A nice bit of hands on work - I remember doing this as a primary school student about 45 years ago...
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The Free Universal Construction Kit | F.A.T.

The Free Universal Construction Kit | F.A.T. | Makerspaces, libraries and education | Scoop.it

F.A.T. Lab and Sy-Lab are pleased to present the Free Universal Construction Kit: a matrix of nearly 80 adapter bricks that enable complete interoperability between ten* popular children’s construction toys. By allowing any piece to join to any other, the Kit encourages totally new forms of intercourse between otherwise closed systems—enabling radically hybrid constructive play, the creation of previously impossible designs, and ultimately, more creative opportunities for kids. As with other grassroots interoperability remedies, the Free Universal Construction Kit implements proprietary protocols in order to provide a public service unmet—or unmeetable—by corporate interests. 


The Free Universal Construction Kit offers adapters between Lego, Duplo, Fischertechnik, Gears! Gears! Gears!, K’Nex, Krinkles (Bristle Blocks), Lincoln Logs, Tinkertoys, Zome, and Zoob. Our adapters can be downloaded from Thingiverse.com and other sharing sites as a set of 3D models in .STL format, suitable for reproduction by personal manufacturing devices like the Makerbot (an inexpensive, open-source 3D printer).

Kim Flintoff's insight:

The Free Universal Construction Kit offers adapters between Lego, Duplo, Fischertechnik, Gears! Gears! Gears!, K’Nex, Krinkles (Bristle Blocks), Lincoln Logs, Tinkertoys, Zome, and Zoob. Our adapters can be downloaded from Thingiverse.com and other sharing sites as a set of 3D models in .STL format, suitable for reproduction by personal manufacturing devices like the Makerbot (an inexpensive, open-source 3D printer).

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Universities Working to Make Library Metadata Searchable on the Web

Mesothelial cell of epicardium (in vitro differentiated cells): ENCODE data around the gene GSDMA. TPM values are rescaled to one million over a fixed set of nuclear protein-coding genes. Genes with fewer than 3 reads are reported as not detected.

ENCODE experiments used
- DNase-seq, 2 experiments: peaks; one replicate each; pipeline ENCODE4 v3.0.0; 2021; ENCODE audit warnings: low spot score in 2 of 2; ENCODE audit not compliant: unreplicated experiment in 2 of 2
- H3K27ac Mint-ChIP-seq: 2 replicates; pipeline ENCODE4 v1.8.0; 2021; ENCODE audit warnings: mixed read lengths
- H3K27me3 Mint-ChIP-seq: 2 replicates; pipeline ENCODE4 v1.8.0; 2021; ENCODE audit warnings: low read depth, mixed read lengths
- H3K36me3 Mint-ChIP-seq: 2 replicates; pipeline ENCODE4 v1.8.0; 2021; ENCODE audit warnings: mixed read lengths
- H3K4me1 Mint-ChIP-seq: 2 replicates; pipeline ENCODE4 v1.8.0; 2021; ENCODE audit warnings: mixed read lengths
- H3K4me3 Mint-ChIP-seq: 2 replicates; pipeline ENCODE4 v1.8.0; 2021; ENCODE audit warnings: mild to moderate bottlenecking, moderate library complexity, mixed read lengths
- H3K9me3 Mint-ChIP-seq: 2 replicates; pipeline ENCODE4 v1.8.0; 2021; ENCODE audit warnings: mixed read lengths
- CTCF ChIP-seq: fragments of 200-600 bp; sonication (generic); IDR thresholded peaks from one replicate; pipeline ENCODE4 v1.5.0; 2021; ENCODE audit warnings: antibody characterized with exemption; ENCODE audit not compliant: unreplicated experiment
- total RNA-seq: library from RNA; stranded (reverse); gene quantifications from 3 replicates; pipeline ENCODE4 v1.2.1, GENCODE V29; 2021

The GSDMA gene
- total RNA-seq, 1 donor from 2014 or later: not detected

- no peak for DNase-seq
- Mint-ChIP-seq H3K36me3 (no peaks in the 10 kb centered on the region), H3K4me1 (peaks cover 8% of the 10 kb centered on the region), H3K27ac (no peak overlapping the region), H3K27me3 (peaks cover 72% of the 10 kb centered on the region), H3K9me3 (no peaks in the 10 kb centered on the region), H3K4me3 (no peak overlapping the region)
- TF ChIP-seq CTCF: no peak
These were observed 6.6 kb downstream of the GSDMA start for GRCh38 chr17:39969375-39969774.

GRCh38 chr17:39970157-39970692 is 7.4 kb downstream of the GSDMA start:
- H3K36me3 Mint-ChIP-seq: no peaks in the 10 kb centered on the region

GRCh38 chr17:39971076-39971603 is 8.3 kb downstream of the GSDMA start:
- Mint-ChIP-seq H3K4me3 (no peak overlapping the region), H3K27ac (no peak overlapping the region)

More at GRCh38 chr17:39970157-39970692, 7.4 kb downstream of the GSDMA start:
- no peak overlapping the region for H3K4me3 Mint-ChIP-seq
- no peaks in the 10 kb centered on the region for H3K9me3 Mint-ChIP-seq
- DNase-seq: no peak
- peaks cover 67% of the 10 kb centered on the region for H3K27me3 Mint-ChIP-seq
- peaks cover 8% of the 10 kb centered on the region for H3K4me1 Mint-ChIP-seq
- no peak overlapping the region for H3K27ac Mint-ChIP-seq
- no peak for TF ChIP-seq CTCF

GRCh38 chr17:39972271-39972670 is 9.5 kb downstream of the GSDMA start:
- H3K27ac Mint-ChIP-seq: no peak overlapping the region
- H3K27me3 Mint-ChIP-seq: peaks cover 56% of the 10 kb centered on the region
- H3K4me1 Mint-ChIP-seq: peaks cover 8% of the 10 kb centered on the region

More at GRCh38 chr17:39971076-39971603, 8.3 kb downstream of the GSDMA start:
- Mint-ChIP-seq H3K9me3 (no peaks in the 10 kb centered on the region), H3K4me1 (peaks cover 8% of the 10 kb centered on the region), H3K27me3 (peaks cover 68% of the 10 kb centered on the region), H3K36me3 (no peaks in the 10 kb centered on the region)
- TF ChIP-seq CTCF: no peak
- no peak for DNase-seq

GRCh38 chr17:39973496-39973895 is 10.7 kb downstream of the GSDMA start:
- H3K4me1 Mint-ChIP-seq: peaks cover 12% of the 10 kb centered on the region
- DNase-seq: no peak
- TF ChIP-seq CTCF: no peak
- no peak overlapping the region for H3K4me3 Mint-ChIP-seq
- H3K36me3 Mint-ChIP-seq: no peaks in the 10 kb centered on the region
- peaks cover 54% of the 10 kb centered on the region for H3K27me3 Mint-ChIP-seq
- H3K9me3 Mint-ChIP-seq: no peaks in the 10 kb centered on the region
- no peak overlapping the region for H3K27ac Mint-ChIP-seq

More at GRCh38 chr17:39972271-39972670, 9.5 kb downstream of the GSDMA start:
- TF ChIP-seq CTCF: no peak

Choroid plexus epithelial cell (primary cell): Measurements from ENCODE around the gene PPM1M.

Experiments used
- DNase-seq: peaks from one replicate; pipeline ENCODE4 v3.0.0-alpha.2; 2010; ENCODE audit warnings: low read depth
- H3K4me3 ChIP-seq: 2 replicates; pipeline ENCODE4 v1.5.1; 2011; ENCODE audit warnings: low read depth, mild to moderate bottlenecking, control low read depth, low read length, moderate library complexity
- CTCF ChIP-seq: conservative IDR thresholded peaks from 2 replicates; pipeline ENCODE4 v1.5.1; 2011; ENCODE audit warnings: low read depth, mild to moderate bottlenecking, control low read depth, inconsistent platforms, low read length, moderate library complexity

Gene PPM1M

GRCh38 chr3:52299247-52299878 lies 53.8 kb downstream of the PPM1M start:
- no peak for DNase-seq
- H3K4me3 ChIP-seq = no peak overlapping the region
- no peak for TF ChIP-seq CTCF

Determined to take advantage of the semantic web, Stanford Libraries is working with the libraries of Cornell, Harvard and the University of Iowa to continue the development of a "linked data" metadata environment.
Kim Flintoff's insight:
Determined to take advantage of the semantic web, Stanford Libraries is working with the libraries of Cornell, Harvard and the University of Iowa to continue the development of a "linked data" metadata environment.
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The Maker Movement Meets Literacy

The Maker Movement Meets Literacy | Makerspaces, libraries and education | Scoop.it
The maker movement is all about making learning meaningful through creating new solutions. Some of you may say to yourself, “My school doesn’t have a makerspace”… Or “I don’t have time to build in maker experiences with my students in our busy schedule.” I am here to share with you that you can design maker experiences while meeting CA CCSS standards in English language arts. During CUE BOLD I shared this lesson idea that bridges the maker movement and students deepening their learning about story structure and plot development. This is a lesson that can be utilized in any grade level.
Kim Flintoff's insight:
The maker movement is all about making learning meaningful through creating new solutions. Some of you may say to yourself, “My school doesn’t have a makerspace”… Or “I don’t have time to build in maker experiences with my students in our busy schedule.” I am here to share with you that you can design maker experiences while meeting CA CCSS standards in English language arts. During CUE BOLD I shared this lesson idea that bridges the maker movement and students deepening their learning about story structure and plot development. This is a lesson that can be utilized in any grade level.
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Monica's curator insight, June 15, 12:44 PM
Construir experiencias que hagan crecer a los usuarios en las Bibliotecas.... "aprender haciendo, crear y desarrollar las destrezas" Compartir experiencias creativas!!! 

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#Assessing #Maker #Education #Projects - Jackie Gerstein @jackiegerstein